Patient Education For Surgery — Focus On Health
This study aimed to explore the experiences and expectations of surgical patients about educational content. In a prospective longitudinal and descriptive two-center study, patients undergoing elective surgery were asked about topics they would like to learn more about, their sources of information, and how useful they found it. Patient education was given to patients at the preoperative and postoperative stages.
This study aimed to assess patients’ expectations of the content of the patient education provided prior to a surgical procedure. The study asked patients to respond to a series of questions regarding the educational content before surgery. The first set asked whether the participants would have liked to receive more information about 23 topics. The second set asked about 17 cases, and the third set asked about six issues. In addition, the patients were asked whether they would like to receive more information about the cost of the surgery.
The results showed that current patient education practices were not optimal. However, the findings indicated that multimodal patient education could be effective for patients who underwent surgery recovery. Furthermore, such multimodal patient education could help to develop better surgical perioperative care and nursing education.
The researchers found that patients who strongly agreed with two or three patient education items experienced more significant improvement in their outcomes, were more satisfied with their care, and had fewer postoperative problems. They also found that patients who strongly agreed with all three patient education items were more satisfied with their surgical experience.
Ultimately, these findings show that patients’ expectations are related to the outcomes of the surgery. Specifically, the study examined whether patients’ expectations were met or not. Patients with the highest expectations benefited more from the surgery, but those with low expectations found that their expectations were not met.
The content of the patient education process for surgery can be divided into two domains. The first domain includes modules pertaining to hospitalization and recovery, while the second domain focuses on posthospital planning. This way, the patient education program can be tailored to the patient’s unique needs. The patient education program should also address potential barriers to learning.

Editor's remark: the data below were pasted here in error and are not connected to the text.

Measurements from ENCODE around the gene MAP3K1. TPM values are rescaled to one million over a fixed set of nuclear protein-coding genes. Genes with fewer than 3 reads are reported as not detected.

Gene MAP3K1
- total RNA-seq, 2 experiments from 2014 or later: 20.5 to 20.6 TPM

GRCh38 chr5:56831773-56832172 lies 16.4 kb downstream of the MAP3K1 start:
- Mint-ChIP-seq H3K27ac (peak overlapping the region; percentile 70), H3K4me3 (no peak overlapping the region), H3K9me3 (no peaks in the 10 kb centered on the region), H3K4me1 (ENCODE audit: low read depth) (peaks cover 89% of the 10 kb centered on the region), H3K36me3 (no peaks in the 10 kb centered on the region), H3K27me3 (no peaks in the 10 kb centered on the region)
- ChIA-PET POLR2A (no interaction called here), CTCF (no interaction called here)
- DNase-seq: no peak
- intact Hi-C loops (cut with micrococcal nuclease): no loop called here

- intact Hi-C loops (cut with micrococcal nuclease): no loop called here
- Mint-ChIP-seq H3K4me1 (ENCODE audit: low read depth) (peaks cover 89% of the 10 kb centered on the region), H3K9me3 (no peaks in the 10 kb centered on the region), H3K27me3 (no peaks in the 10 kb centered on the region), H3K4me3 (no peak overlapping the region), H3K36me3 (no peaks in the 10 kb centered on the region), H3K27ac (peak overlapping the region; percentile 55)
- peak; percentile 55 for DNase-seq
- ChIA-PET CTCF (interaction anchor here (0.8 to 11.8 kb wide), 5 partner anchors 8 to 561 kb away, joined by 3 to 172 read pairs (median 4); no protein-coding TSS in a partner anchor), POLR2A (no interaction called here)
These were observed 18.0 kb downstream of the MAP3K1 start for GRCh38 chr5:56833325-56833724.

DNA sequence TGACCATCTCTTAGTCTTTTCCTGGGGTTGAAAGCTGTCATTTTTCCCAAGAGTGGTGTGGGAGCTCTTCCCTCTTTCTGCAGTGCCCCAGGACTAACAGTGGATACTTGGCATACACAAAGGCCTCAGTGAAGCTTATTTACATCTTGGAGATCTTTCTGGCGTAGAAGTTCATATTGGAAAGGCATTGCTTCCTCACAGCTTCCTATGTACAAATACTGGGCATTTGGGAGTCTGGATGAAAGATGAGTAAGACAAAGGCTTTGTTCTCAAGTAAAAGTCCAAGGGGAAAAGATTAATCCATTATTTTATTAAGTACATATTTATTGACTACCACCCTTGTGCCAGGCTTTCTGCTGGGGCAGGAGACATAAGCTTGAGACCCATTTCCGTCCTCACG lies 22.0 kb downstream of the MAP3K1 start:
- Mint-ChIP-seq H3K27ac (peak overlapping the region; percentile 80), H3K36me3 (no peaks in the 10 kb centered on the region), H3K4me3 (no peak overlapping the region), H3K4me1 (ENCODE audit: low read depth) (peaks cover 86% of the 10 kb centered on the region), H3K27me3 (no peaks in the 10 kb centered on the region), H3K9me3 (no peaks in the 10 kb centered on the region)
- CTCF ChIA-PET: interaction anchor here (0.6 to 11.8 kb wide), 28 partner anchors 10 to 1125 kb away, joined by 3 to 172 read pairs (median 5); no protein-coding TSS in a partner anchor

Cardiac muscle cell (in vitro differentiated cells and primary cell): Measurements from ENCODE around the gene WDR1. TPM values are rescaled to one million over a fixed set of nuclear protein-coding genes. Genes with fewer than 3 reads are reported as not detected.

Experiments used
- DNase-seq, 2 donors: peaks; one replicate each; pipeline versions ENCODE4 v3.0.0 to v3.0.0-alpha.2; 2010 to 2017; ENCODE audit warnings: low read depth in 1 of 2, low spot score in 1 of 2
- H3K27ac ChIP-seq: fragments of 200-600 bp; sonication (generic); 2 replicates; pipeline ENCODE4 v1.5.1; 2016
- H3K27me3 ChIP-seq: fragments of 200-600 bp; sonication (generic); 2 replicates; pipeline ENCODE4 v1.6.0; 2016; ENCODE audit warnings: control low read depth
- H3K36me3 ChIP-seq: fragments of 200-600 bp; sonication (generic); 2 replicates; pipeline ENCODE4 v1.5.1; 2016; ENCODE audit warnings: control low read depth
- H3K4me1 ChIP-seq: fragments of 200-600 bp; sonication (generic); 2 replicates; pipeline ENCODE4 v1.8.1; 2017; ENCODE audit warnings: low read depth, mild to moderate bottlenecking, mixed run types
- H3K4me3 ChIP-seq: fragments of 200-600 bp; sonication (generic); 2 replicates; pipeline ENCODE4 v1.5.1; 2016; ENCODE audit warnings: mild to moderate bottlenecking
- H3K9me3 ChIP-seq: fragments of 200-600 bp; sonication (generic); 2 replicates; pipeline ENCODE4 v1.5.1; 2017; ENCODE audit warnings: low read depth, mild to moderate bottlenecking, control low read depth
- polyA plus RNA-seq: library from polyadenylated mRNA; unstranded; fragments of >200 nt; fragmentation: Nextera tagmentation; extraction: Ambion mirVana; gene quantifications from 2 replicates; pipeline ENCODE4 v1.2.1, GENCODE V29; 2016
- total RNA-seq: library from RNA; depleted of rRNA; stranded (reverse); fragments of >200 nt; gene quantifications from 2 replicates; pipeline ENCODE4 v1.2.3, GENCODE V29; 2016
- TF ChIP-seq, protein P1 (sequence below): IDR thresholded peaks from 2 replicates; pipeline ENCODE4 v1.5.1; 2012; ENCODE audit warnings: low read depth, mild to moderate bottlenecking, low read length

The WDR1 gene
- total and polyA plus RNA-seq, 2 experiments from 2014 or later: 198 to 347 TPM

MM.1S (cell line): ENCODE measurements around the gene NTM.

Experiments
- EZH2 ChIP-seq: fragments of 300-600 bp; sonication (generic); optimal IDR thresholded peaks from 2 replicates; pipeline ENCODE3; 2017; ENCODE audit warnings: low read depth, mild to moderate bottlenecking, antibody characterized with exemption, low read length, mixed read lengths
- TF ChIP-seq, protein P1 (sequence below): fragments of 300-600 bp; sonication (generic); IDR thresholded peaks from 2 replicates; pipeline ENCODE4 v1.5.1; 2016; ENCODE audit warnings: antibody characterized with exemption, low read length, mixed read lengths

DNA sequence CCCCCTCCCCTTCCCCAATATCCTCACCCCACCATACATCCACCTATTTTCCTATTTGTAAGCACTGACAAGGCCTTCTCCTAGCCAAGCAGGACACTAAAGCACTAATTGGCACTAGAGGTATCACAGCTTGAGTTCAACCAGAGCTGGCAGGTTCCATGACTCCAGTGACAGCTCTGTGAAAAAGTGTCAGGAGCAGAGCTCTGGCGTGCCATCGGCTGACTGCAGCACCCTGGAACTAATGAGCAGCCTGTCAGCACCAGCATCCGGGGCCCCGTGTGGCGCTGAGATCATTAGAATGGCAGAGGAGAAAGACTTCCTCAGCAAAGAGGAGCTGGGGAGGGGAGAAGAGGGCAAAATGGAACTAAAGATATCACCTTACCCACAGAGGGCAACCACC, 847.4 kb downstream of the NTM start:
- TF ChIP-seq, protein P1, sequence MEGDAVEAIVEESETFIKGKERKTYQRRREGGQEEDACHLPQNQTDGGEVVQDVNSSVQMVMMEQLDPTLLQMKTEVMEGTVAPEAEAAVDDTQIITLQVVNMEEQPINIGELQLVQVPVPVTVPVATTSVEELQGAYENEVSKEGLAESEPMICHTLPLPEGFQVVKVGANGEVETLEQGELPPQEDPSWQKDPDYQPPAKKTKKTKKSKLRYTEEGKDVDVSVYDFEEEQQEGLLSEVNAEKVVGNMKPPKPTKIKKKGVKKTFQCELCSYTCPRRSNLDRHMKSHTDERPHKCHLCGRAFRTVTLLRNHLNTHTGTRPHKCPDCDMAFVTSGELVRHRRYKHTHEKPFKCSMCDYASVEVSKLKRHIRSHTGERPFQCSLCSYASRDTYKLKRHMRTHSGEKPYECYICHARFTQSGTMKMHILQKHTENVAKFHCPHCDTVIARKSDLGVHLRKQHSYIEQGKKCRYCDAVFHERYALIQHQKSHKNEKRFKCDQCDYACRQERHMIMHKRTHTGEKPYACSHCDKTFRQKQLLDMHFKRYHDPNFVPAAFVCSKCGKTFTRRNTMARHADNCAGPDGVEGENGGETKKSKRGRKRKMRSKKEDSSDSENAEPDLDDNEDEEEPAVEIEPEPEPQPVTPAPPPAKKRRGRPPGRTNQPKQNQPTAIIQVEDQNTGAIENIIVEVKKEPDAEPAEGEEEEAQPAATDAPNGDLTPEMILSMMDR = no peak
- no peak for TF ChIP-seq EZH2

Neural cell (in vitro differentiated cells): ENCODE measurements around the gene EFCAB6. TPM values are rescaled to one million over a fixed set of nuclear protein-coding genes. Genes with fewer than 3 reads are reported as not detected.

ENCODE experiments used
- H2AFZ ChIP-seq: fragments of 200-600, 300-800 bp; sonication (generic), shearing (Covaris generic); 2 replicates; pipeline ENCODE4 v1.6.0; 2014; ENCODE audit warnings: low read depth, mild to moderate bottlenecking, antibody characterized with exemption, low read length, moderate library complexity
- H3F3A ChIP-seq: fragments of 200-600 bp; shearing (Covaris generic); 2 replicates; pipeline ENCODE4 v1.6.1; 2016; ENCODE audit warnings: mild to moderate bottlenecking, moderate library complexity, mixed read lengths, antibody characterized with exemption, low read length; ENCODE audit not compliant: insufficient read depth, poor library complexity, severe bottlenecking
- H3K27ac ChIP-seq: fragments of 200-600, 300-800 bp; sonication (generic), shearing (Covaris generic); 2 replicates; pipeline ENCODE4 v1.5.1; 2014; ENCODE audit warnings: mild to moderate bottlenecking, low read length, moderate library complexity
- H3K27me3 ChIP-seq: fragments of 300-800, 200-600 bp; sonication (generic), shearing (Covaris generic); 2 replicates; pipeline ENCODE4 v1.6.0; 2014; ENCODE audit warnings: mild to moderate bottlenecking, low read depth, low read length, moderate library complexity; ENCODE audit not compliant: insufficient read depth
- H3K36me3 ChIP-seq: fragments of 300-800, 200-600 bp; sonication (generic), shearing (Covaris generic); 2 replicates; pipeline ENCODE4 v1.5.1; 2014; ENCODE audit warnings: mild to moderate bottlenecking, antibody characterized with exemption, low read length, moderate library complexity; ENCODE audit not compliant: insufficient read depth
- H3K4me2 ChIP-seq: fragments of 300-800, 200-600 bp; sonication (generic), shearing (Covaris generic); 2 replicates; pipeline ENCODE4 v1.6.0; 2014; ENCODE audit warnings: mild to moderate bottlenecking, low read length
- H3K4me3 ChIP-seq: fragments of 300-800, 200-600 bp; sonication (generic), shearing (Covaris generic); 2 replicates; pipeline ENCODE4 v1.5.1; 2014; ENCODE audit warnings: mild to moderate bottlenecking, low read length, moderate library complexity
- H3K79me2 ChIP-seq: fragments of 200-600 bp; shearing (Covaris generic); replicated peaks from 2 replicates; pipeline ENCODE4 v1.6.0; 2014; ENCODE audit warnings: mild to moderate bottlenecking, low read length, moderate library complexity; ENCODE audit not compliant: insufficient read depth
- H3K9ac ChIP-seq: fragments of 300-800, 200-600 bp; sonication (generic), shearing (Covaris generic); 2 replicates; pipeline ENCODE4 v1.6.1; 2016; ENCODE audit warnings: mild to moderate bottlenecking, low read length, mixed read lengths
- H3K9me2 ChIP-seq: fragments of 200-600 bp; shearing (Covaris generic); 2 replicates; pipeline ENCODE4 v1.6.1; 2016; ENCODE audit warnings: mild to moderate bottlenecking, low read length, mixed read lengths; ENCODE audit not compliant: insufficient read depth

Preoperative education should be tailored to the patient’s specific needs. For example, if the patient is having colorectal surgery, the patient education program should address their needs regarding the medical procedure, recovery, and disease. Addressing these needs strengthens the patient’s engagement, which is essential for their recovery.
During the research, the patients’ opinions were recorded and analyzed. They were asked to suggest ways to improve the patient education process. For example, they indicated that the hospital sends information on potential procedures, changes the clinic’s letter to notify patients of upcoming appointment delays, and arranges for carer support during bad news. These recommendations were reported to the healthcare team, which decided which ones to integrate into their practice.
The Surgical Clinic believes that patients should know what to expect during surgery. This way, they will be less stressed and feel more confident. Patient education is the foundation of patient-centered care.
Several interventions have been studied to improve patient education for surgery. These include write-back, teach-back, and interactive methods. They have been shown to increase patient understanding and safety and open up a dialogue about the benefits and risks of a procedure. Some studies have even shown that these techniques can improve patient consent.
A patient education program requires a multidisciplinary team of healthcare professionals. It needs to address medications, surgical procedures, post-discharge management, and when to seek postoperative medical services. This education can be challenging to conduct if the patient is distressed and unable to recall details. The team should include the patient from the beginning, using visual aids and questioning to assess understanding.
A recent study found that good patient education can reduce the fear of surgery and help patients follow postoperative instructions. It also improved patient satisfaction and reduced postoperative problems. However, most physicians struggle to educate patients effectively. Fortunately, many techniques can help them. Here are a few suggestions for improving patient education before surgery:
A teach-back method involves asking patients to repeat what they heard in their own words, allowing them to clarify any information. The patient may also be able to synthesize the information to help other members of their family understand it. Using this technique can also help patients with special needs understand the information.